Field NotesField Notes® Limited Edition for the Fall of 2020 is the “United States of Letterpress,” which features the work of nine independent letterpress shops from across America. This series demonstrates a wide array of craftsmanship, ingenuity, and love for the age-old and tactile process of letterpress printing. Check the the short documentary film too.

I was also unemployed for six months this past year, which was beyond challenging, but in May I was able to get a job as an organizer for Texas and New Mexico with Indivisible, so I’m grateful for the opportunity (and ready for all of our hard work to pay off with the upcoming election). With the pandemic eliminating a majority of our favorite activities (I dance Brazilian Zouk, my partner and I love traveling, playing soccer, going to concerts, etc.), I’m spending most of my free time reading. I normally read a lot, but I’m about to reach 200 books so far this year, which is more than usual.

Rosecrans: Wow! What type of stuff?

Lauren: I read a decent amount of literary fiction, nonfiction (especially memoirs), poetry, and a bit of YA. Some of my favorites so far this year have been Transcendent Kingdom by Yaa Gyasi, All Boys Aren’t Blue by George M. Johnson, Cuicacalli/House of Song by ire’ne lara silva, and Clap When You Land by Elizabeth Acevedo. I was also thrilled to see Sharks in the Time of Saviors win this year’s Camp ToB. What have you been reading?

Rosecrans: To be honest, a lot of ToB judgments. Let’s start here: Have you read these books?

Lauren: Yes, I read Normal People in February and Optic Nerve in December. I listened to the audio versions of both of these, and that format did not work for Optic Nerve. I picked up a print version a few weeks ago and while I still didn’t love it, the story was easier to follow in print. Normal People was fine on audio, but it was one of my least favorites of this year’s Tournament (along with Overthrow), and I was shocked that it won. I am of course deeply disappointed that it has also made it this far in the Super Rooster, and may have grumbled, “only in 2020…” to myself a few times about this.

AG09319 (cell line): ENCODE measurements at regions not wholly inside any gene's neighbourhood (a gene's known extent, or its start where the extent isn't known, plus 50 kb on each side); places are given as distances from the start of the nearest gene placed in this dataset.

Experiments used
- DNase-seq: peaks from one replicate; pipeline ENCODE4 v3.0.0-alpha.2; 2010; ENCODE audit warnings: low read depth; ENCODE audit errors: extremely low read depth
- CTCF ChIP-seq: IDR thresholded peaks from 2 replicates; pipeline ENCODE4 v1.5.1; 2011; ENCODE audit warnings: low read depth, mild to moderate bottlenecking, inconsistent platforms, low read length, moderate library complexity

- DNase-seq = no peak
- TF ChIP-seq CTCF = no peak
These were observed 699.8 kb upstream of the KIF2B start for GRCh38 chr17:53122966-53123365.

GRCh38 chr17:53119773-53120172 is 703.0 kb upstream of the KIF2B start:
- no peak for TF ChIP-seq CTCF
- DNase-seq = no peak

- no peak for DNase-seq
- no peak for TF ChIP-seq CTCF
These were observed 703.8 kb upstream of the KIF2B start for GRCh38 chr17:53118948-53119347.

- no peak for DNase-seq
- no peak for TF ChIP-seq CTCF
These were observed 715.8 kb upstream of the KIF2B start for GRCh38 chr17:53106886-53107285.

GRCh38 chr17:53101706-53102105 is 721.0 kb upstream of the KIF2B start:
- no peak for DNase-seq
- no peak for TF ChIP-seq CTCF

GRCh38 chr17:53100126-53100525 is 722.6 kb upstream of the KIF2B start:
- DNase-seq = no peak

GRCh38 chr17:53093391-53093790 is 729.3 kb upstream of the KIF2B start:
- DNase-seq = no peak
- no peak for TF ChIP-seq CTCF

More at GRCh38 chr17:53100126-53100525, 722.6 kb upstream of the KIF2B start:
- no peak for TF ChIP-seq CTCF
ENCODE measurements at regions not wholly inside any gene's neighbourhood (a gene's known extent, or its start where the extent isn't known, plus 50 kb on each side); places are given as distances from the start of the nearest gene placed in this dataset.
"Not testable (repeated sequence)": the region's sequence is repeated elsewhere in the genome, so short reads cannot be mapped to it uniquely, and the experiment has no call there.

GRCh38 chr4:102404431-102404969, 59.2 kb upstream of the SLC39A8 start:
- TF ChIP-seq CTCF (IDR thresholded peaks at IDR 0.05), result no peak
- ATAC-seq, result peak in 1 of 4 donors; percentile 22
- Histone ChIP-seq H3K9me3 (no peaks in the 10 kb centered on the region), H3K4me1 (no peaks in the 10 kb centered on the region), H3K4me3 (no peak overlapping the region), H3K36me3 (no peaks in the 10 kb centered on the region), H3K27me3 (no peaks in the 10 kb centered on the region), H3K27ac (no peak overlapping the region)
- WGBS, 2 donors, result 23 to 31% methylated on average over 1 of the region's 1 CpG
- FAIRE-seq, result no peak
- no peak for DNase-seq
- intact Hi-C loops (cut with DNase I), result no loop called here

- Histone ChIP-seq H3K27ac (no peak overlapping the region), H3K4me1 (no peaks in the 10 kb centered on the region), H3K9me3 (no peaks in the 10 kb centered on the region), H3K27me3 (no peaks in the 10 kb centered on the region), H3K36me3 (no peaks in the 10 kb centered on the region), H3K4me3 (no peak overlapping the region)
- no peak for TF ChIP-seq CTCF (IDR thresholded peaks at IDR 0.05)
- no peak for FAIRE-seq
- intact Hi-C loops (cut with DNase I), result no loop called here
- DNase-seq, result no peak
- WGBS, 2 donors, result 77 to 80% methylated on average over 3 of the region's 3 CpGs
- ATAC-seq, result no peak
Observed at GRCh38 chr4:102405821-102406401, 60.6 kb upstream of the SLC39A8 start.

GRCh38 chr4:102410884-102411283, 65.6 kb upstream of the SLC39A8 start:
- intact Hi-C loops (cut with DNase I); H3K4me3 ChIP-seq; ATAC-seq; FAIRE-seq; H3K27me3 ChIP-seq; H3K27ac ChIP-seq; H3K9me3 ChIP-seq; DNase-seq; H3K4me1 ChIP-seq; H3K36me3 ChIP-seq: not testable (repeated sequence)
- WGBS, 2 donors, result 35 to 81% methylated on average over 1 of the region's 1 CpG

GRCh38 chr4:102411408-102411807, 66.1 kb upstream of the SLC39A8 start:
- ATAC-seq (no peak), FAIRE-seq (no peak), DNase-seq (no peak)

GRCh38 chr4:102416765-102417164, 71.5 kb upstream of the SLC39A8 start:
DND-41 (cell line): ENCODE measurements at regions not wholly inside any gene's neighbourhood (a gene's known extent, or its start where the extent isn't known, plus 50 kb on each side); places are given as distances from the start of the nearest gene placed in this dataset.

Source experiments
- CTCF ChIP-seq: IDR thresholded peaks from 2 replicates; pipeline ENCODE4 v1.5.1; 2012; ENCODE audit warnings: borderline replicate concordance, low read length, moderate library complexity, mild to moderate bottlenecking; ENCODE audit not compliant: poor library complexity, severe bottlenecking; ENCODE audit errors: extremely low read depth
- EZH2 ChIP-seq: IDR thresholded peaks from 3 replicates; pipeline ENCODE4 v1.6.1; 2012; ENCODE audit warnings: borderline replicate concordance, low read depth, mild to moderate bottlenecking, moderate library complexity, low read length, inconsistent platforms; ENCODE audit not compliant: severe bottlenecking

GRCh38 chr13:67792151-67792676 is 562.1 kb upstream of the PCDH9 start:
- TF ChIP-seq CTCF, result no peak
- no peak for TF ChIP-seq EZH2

Rosecrans: It is definitely, at least in the Commentariat, a book that divides people. At the same time, as we discussed in the Commentariat on Tuesday, it’s extremely popular with the broader Rooster audience, and managed to win this year’s ToB thanks to its Zombie vote (i.e., people voted for it more than any other title in the event). How would you have decided today?

Lauren: I would have given this round to Optic Nerve. Lately I’ve had a low tolerance for books that feature wealthy white characters, without it being for the purposes of a sharp critique. I’ve read that Rooney wants to write “a Marxist novel,” but I did not pick up on that here. Maybe there were some subtleties I missed. Did you notice that connection?

Rosecrans: No, but perhaps she’ll write one down the road? Here’s a video of her talking about it.